Here’s What to Expect from Tesla’s Battery Day
The EV automaker’s public events are never not a spectacle, but this year Battery Day takes place amid a backdrop of a global pandemic that had temporarily shaken some markets’ confidence in the continued near-term success of electric cars over the next two years. Those early worries about the car market have now largely evaporated, replaced by a bullish outlook as a new wave of EVs awaits on the horizon amid a small tsunami of electric pickup trucks hitting the market in the next two and a half years.
Tesla’s Battery Day had originally been scheduled for April but had been delayed due to the pandemic, and will now take place on September 22 in conjunction with the company’s annual shareholders’ meeting in Palo Alto.
What can we expect from Battery Day?
One prominent piece of battery tech Tesla is believed to be working on features much greater energy density than existing batteries, and could use silicon nanowire battery technology to achieve this. The automaker posted an image on its own site announcing the event, with what appeared to be images of silicon nanowires, leading some to take that as a hint of what it had in store for Battery Day. Tesla CEO Elon Musk invited more speculation about possibally using this technology with a tweet, suggesting a battery with much higher energy density was on the horizon.
“400 Wh/kg *with* high cycle life, produced in volume (not just a lab) is not far. Probably 3 to 4 years,” Musk tweeted in August.
400 watt-hours per kilogram would represent a substantial gain for energy density in EVs, which now hovers just above 230 Wh/kg. The payoff for consumers would be longer vehicle range and smaller battery size.
Of course, by Musk’s own admission this technology is still somewhat far on the horizon, not headed into cars next year, but it’s among the items expected to be discussed during Battery Day.
Another piece of tech with buzz heading into Battery Day is Tesla’s cooperation with China’s Contemporary Amperex Technology Ltd. on a “million mile battery” that could use lithium-ion phosphate instead of cobalt. The million mile part refers to a potential battery’s longevity, seeking to allay long-standing fears of EVs becoming too replaceable at a certain point in their life cycles to be fitted with new batteries, which are still pricey. But Tesla’s cooperation with Contemporary Amperex Technology Ltd. is believed to be aimed at driving down the cost of battery production, allowing the automaker to (potentially) skip the pricey cobalt metal in EV batteries and offer lower starting prices for its vehicles.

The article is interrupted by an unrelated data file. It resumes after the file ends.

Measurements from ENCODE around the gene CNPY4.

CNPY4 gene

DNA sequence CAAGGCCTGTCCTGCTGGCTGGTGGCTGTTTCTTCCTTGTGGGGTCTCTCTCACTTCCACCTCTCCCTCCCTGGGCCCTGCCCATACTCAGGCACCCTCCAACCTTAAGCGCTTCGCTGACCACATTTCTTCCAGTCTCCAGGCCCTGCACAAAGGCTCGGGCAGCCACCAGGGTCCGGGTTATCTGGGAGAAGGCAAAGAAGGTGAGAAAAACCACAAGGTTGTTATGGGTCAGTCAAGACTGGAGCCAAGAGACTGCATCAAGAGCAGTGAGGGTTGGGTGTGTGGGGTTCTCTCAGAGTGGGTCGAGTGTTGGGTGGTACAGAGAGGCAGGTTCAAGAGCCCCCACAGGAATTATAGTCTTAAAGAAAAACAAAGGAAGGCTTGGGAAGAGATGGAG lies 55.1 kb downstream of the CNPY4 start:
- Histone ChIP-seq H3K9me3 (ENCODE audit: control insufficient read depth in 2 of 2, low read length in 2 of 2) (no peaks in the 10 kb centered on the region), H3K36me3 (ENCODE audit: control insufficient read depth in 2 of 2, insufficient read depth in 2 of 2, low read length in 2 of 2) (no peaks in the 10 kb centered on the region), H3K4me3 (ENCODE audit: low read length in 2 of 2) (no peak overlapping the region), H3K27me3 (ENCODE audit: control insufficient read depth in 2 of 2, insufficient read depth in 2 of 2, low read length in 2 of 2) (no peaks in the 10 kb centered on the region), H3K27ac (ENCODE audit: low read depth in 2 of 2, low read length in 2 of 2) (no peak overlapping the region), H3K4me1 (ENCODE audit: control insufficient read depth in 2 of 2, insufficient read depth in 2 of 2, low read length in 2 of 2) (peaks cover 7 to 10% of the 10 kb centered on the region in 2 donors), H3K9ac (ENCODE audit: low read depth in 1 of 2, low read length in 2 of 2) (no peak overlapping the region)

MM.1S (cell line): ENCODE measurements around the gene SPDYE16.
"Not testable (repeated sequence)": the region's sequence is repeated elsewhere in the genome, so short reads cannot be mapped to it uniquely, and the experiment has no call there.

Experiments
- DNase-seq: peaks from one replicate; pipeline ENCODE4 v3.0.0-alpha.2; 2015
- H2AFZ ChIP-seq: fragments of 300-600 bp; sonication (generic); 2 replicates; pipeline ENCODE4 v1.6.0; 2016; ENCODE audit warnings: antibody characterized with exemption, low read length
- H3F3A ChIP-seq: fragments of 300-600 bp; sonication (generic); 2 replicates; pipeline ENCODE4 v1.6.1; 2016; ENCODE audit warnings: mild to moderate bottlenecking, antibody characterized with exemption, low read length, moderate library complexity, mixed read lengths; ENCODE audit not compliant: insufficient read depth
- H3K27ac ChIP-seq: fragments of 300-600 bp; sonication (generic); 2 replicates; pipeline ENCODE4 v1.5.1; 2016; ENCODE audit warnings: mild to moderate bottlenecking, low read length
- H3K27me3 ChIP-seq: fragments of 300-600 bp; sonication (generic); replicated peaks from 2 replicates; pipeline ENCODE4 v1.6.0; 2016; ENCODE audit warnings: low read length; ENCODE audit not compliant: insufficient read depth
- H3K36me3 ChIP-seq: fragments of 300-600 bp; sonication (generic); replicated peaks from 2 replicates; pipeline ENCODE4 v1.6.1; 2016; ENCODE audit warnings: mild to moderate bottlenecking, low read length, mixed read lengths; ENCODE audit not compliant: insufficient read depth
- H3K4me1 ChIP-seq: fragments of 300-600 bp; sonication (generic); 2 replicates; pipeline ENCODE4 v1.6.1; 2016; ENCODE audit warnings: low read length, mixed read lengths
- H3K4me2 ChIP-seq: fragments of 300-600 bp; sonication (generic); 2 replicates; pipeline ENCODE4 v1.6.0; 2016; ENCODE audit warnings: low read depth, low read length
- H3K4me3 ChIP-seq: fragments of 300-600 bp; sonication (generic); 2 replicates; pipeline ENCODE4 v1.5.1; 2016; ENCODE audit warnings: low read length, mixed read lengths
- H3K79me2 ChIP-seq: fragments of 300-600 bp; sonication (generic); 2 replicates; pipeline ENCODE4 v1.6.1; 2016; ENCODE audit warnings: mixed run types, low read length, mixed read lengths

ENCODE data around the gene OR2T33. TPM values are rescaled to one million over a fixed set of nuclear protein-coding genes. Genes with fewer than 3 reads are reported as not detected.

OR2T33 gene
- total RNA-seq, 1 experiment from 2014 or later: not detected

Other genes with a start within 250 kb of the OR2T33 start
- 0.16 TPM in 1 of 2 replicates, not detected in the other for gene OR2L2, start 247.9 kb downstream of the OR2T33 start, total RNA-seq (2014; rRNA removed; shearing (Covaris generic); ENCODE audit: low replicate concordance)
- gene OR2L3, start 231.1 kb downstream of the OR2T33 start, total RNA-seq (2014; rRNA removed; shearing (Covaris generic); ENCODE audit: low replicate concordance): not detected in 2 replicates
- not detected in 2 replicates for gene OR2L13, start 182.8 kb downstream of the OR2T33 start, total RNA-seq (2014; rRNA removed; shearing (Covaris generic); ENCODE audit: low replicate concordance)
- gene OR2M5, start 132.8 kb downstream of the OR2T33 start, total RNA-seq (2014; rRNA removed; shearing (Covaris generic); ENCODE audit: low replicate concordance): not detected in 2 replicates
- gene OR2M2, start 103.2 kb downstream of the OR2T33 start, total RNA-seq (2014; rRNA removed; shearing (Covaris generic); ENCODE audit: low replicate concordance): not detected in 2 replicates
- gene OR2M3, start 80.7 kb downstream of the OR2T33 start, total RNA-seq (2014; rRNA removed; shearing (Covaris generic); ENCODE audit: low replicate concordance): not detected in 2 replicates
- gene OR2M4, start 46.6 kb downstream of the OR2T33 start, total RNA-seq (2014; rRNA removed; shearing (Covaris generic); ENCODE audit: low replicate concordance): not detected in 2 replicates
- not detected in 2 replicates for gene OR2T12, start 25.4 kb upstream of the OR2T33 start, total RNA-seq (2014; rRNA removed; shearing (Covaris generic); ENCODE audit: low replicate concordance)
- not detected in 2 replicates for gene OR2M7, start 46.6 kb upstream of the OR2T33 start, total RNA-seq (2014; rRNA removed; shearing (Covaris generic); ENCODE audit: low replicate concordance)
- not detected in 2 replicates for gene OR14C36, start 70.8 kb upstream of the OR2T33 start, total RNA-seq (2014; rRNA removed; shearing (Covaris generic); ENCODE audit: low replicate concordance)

Several battery developers are now at work at finding replacement substances for battery composition to make production less expensive while making the batteries themselves significantly lighter, thus driving down their production costs and making EVs less expensive. Finding replacements for traditional metals used in EV batteries would also make their manufacture less reliant on mining metals, which poses a significant environmental cost.
Of course, a battery that could last an actual million miles is perhaps too much of a good thing for automakers. For one thing, achieving this mileage greatly exceeds how long people usually keep cars, and making something that’s too long-lasting doesn’t really work well with automakers’ goals of selling you a new car every few years.
Yet another long-awaited development could see Tesla drop Panasonic as a battery supplier and begin manufacturing its own batteries. This potential development has been talked about for years but became a point of contention relatively recently, with the Model 3’s painfully slow production ramp-up that had struggled along for months as Tesla experienced several production bottlenecks related to battery pack assembly problems. Some reporting suggested that many battery packs were being hand assembled after various automation failures. As a result of these issues, automation was scaled back in the early months of Model 3 production, causing the automaker several months of embarrassingly low production figures.
A more obscure development, one that Musk has hinted at in recent months, could also be a tabless battery cell design. Such a design would eliminate the cathode and anode tabs of today’s cylindrical cell can, for which Tesla has filed a patent earlier this year.
“Current cells use a jelly-roll design in which the cathode, anode, and separators are rolled together and have a cathode tab and an anode tab to connect to the positive and negative terminals of the cell can,” the patent states in part. “The path of the current necessarily travels through these tabs to connectors on the outside of the battery cell. However, ohmic resistance is increased with distance when current must travel all the way along the cathode or anode to the tab and out of the cell. Furthermore, because the tabs are additional components, they increase costs and present manufacturing challenges.”
Tesla’s proposed design would see first substrate, the inner separator and a second substrate rolled around the cell can, thereby reducing the amount of parts in a battery pack. This design has been nicknamed the “biscuit tin” due to the way it looks. But it remains to be seen whether this method of building battery cells is ready for production, and just how much production cost could be saved by implementing it.
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